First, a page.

Torofy Blog

Depression and Heart Disease

Motion Sickness


(audience applause) – Motion sickness affects
approximately one in three people. It can make your world spin and stop you from doing the things you love to do. Our next viewer is fed
up and wants some relief. Let’s take a look. – My name’s Bill. I’m 54 years old. I started suffering from motion sickness when I was a child. But when I turned 40, I became
even more sensitive to it. It affects me everyday. When I’m riding in a car, I’m okay as long as I’m looking out the window. But as soon as I focus on
something inside the car, I can become nauseated and disoriented. It also happens on roller coasters. I can’t go on a boat unless
the seas are very, very calm. There’s a roundabout at the
park that my six-year-old son loves to play on and he
wants me to get on with him. And I can’t get on it with him. I have to tell him that
there’s certain things I cannot do because when that
motion sickness takes over, it feels like a full-body migraine and sometimes I can even
feel like I’m gonna pass out. – Bill’s here joining us in the audience. Also joining us is our
good friend and colleague, Dr. Freda Lewis-Hall , the
Chief Patient Officer of Pfizer. When we talk about motion sickness which one in three people suffer from, so good topic. – Absolutely. It’s thought that it’s causes
by an inner ear disturbance that’s triggered by either real movement, or this is an important concept, perceived movement. It often occurs in cars, in buses, on boats and planes, on trains, kinda anything that’s moving. But I wanna ask Bill, is
there anything that you found that gives you relief? – Looking out the window helps. Looking at a stable image
on TV, something simple and then closing my eyes lowers, you know help calm that down. I’d like to ask why I
experience motion sickness and is there anything I can do about it. – Every single person
out there is different in their experience with motion
sickness can be different, but what could be happening when you experience motion sickness is your brain senses
movements by getting signals from your inner ears, eyes,
muscles, even your joints. When it gets those signals
and they do not match, that’s when you can start to feel sick. So for example, if you’re
reading on your phone while riding in the car, your eyes are focused on
something that is not moving but your inner ear senses that motion, your brain can’t take in
all those mixed signals so what happens is you
end up feeling dizzy, you feel nauseated. Quite frankly you feel terrible. – Bill mentioned that he had
headaches, nausea and dizziness and those are very common symptoms. Also common symptoms
include a loss of appetite, an increase in saliva production, some people get very sensitive to smells, they may feel like they’re going to vomit so the nausea but also actual vomiting and some people even
experience cold sweats. And then sometimes at
the other end people say they feel very, very tired and may experience very shallow breathing. Now these symptoms usually
come on all of a sudden and sometimes will go away as
you get used to the movement or when the movement stops. Now really importantly,
if these symptoms continue after the movement stops, you might want to see your doctor to see if there is another
cause that may be possible. – Anyone can get motion sickness. Some examples of where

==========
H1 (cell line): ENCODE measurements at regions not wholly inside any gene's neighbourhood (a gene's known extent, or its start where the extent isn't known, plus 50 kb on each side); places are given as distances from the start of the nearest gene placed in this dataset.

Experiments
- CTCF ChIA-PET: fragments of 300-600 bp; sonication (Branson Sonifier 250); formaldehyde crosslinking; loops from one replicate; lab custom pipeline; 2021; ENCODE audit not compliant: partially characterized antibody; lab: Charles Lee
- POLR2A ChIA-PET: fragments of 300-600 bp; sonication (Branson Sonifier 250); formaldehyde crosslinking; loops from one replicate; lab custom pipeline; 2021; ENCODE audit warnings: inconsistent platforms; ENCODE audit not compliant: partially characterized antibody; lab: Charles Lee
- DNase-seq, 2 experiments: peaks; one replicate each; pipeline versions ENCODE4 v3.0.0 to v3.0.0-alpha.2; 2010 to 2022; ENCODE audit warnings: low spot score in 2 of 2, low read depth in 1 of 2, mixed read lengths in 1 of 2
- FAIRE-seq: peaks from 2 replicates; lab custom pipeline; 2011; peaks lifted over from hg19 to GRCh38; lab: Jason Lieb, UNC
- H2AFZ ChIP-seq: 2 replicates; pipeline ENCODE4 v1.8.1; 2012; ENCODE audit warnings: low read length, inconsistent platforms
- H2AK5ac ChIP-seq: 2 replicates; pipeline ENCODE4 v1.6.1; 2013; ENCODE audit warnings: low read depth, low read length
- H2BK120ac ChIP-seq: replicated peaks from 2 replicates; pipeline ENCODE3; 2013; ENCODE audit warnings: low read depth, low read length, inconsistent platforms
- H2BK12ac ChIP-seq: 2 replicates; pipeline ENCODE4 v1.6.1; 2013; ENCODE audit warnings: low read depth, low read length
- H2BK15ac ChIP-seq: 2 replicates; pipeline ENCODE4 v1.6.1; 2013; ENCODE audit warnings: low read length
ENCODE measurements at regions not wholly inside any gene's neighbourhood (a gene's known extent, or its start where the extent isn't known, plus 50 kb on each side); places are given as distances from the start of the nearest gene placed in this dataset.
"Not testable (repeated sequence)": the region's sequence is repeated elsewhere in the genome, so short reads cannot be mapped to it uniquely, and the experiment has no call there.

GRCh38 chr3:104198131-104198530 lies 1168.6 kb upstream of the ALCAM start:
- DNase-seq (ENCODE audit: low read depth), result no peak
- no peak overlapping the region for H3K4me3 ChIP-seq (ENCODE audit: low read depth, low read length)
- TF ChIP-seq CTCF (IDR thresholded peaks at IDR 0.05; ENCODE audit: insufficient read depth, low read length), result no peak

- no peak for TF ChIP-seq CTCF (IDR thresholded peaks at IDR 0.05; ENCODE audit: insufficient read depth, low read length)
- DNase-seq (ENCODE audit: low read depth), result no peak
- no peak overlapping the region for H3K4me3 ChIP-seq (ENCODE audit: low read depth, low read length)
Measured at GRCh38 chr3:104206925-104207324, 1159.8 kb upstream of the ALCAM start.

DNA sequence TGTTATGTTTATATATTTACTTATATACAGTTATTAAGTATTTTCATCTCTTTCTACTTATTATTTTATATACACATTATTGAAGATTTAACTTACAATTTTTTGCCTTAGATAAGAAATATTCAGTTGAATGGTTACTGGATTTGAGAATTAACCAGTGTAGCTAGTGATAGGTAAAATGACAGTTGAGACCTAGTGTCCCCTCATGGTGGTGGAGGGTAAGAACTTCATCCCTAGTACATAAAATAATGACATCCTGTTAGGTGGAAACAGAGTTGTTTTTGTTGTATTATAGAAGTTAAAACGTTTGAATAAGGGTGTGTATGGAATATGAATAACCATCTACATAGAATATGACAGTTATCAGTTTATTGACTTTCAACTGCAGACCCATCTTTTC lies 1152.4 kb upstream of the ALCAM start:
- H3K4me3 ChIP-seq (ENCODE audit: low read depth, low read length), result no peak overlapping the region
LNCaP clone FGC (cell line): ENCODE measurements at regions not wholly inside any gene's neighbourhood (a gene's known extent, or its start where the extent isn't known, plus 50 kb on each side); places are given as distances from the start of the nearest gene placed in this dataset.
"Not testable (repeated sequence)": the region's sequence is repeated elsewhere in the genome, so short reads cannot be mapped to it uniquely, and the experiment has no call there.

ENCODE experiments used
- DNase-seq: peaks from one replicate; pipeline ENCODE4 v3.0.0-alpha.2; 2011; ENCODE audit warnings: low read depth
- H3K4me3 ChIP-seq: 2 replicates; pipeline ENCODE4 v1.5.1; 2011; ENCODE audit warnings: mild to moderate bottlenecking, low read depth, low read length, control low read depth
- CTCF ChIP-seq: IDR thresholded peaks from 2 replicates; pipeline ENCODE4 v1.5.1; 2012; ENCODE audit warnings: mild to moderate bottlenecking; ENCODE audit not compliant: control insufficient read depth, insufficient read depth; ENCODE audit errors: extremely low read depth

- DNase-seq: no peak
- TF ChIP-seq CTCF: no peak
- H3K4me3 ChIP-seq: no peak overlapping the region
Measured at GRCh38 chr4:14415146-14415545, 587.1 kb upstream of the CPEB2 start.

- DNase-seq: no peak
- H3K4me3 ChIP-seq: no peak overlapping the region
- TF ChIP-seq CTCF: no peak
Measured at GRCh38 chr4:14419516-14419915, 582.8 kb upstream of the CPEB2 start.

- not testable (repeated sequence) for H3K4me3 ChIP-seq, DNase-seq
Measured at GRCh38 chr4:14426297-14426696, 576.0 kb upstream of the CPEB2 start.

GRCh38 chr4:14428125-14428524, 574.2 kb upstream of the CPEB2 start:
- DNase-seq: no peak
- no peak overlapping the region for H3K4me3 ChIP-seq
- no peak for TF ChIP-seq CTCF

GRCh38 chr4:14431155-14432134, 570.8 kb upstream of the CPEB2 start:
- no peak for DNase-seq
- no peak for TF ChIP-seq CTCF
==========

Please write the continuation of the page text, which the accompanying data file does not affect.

it’s more commonly seen, children, pregnant women and people taking certain medications. Bill, you’re doing some of these things but here’s some tips that might
help you as well as others. When you are traveling,
sit next to a window. Avoid seats in the rear of the vehicles or certainly seats that face backwards. And on a boat for instance, request a cabin or a seat
in the front or middle near water level, you’re gonna feel the
least motion in those areas and certainly on a plane, if you’re someone who
deals with motion sickness, ask for a seat over the
front edge of the wing and direct that air vent
right towards your face. These are little things that
can make a big difference. – And I wanna stress again the idea that you wanna fix on something
that’s stationary or stable. So if you’re on a boat,
focus on the horizon or something that’s
stationary in the distance. The other thing that sometimes
is helpful for people is to not eat spicy foods or
greasy foods or acidic foods, to avoid alcohol and to avoid very strong scents or smells that can sometimes aggravate it. And then of course at the other end, what sometimes is helpful to people is nibbling on a plane a
cracker, sipping on cold water or a carbonated non-caffeinated beverage. – Lastly, as hard as it may be, it’s also important as
best you can to relax. Try taking deep breaths or
counting backwards from 100. If motion sickness is
a big problem for you, talk to your health care provider about some of the treatment
options that are out there. – So one of the things
that I didn’t mention which is very tempting, a help for people as
while they’re in motion in a car, on a plane, they wanna do those electronics, or they wanna read and I
know how tempting that is but resist. – No one is ever on their phones. – No, not never
(audience laughs) – Any
Anywhere. – Never.
(laughs) – Never seen that.
(audience laughs) – If you want more tips,
we have some there. Www.GetHealthyStayHealthy.com
and of course while you’re there you can sign up for a monthly newsletter. – I’ll do it, thanks. (audience claps) – And Bill Bascom, we want to thank you
– Yeah. – for sharing your experiences with us Dr. Freda, thank you as well. – Well thank you, my pleasure. – Let’s take a break.

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